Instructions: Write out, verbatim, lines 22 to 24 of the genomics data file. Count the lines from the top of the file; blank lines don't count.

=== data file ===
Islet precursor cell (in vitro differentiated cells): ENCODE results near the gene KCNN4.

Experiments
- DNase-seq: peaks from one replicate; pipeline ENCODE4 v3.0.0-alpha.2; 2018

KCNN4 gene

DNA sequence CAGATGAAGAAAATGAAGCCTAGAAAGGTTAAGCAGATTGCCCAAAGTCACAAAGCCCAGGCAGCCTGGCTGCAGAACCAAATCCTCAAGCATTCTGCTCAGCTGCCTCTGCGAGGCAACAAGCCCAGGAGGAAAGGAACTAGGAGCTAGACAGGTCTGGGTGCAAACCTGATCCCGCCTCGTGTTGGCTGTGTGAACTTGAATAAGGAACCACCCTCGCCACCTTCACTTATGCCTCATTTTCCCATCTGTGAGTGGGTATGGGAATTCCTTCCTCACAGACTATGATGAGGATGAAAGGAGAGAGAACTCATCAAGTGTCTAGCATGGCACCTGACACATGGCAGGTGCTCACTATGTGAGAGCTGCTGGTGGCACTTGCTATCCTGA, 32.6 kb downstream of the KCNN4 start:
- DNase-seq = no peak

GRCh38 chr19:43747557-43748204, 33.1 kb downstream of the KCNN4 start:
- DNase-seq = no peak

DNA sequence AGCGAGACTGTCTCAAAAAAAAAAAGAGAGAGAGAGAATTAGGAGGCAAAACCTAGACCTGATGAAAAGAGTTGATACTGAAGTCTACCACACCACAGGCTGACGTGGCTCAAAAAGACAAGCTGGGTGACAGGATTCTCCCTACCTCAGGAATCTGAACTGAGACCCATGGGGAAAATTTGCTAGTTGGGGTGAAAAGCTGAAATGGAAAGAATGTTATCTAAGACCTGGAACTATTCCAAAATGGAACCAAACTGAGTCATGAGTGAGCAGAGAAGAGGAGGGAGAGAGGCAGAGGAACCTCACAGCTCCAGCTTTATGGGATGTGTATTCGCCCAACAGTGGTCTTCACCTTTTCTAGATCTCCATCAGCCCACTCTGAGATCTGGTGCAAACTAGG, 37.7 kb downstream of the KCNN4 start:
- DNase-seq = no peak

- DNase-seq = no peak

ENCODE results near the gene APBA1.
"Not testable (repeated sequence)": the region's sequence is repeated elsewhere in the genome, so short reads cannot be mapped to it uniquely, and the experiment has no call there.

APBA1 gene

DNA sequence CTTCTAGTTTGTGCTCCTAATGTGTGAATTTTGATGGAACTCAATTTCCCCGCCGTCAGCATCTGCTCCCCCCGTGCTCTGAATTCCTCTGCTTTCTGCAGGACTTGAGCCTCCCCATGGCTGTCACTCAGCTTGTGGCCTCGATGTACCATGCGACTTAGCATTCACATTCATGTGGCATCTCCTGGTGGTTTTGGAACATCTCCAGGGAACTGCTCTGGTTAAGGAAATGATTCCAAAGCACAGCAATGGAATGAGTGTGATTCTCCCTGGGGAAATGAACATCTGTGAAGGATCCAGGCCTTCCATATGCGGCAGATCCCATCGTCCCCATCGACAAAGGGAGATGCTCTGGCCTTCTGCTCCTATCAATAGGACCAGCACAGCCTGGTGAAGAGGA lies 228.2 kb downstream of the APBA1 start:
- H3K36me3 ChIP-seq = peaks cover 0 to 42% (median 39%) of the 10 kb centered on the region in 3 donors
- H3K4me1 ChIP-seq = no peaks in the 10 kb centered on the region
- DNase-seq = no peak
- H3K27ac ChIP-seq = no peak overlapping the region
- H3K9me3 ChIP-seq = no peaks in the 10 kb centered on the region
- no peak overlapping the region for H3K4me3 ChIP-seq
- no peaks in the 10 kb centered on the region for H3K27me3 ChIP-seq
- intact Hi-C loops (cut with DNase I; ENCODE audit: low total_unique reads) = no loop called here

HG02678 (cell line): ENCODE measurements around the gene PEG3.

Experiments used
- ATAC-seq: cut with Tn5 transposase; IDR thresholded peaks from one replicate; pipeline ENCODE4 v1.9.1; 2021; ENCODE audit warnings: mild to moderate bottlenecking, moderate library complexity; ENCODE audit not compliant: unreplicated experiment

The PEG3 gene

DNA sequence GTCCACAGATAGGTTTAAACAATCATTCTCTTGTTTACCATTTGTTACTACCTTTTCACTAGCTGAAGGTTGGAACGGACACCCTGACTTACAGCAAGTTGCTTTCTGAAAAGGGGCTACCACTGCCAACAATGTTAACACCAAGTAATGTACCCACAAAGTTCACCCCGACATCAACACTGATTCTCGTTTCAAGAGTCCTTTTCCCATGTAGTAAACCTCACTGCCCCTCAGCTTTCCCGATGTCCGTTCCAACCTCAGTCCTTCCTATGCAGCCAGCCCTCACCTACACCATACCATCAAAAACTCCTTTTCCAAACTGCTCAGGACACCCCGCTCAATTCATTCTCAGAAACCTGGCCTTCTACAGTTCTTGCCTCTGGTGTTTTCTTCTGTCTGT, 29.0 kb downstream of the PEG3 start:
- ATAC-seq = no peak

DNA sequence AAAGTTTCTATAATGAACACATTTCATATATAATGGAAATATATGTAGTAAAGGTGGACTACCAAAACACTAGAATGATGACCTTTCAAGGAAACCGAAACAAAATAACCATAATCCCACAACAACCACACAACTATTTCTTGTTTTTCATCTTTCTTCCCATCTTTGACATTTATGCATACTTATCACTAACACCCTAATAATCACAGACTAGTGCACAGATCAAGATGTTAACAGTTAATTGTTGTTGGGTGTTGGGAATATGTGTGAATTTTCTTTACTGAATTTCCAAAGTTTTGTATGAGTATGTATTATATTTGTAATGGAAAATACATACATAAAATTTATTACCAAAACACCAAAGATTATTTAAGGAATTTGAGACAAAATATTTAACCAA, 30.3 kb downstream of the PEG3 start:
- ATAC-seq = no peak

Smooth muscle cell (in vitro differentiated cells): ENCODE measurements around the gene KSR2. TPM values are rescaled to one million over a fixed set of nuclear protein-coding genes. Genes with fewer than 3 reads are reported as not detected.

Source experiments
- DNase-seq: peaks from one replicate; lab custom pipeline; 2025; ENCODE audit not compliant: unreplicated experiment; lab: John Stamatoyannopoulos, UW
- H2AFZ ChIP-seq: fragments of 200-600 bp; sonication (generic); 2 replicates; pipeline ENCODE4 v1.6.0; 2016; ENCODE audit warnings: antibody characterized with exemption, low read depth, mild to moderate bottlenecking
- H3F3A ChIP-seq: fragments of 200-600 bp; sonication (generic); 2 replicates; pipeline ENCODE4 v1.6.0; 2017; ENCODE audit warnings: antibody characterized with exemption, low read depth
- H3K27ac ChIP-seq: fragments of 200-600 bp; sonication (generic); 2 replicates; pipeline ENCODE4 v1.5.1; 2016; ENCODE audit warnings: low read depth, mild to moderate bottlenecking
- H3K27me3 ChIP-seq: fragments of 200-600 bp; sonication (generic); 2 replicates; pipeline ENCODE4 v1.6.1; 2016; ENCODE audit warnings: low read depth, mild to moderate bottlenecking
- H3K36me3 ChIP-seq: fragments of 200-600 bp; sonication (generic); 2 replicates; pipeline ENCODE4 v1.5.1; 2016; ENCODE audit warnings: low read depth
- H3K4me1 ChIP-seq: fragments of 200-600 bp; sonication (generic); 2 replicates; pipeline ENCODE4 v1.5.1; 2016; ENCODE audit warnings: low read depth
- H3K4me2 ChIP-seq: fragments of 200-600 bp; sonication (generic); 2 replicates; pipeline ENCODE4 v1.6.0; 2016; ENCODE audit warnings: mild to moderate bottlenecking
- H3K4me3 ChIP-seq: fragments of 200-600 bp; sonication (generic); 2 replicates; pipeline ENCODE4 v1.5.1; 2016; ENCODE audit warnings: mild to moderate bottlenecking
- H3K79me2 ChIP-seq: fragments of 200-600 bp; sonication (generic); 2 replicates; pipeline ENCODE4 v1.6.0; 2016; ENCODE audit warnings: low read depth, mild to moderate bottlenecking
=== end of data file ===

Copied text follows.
- no peaks in the 10 kb centered on the region for H3K27me3 ChIP-seq
- intact Hi-C loops (cut with DNase I; ENCODE audit: low total_unique reads) = no loop called here

HG02678 (cell line): ENCODE measurements around the gene PEG3.